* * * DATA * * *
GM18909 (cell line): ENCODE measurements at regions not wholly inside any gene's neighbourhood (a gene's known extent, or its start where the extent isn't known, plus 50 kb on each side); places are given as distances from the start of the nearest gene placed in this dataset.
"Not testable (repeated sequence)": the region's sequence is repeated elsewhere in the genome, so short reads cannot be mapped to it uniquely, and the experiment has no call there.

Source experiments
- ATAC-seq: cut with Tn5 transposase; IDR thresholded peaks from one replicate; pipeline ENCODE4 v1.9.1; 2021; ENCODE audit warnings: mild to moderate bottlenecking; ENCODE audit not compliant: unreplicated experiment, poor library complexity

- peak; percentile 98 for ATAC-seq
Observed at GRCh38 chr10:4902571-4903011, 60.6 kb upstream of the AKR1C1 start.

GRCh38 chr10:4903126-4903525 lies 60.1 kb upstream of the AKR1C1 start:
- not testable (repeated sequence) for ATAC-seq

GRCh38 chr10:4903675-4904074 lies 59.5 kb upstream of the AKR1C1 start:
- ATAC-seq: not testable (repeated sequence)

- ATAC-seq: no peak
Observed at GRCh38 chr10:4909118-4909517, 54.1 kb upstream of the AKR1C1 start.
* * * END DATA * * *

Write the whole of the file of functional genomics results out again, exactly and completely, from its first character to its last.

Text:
GM18909 (cell line): ENCODE measurements at regions not wholly inside any gene's neighbourhood (a gene's known extent, or its start where the extent isn't known, plus 50 kb on each side); places are given as distances from the start of the nearest gene placed in this dataset.
"Not testable (repeated sequence)": the region's sequence is repeated elsewhere in the genome, so short reads cannot be mapped to it uniquely, and the experiment has no call there.

Source experiments
- ATAC-seq: cut with Tn5 transposase; IDR thresholded peaks from one replicate; pipeline ENCODE4 v1.9.1; 2021; ENCODE audit warnings: mild to moderate bottlenecking; ENCODE audit not compliant: unreplicated experiment, poor library complexity

- peak; percentile 98 for ATAC-seq
Observed at GRCh38 chr10:4902571-4903011, 60.6 kb upstream of the AKR1C1 start.

GRCh38 chr10:4903126-4903525 lies 60.1 kb upstream of the AKR1C1 start:
- not testable (repeated sequence) for ATAC-seq

GRCh38 chr10:4903675-4904074 lies 59.5 kb upstream of the AKR1C1 start:
- ATAC-seq: not testable (repeated sequence)

- ATAC-seq: no peak
Observed at GRCh38 chr10:4909118-4909517, 54.1 kb upstream of the AKR1C1 start.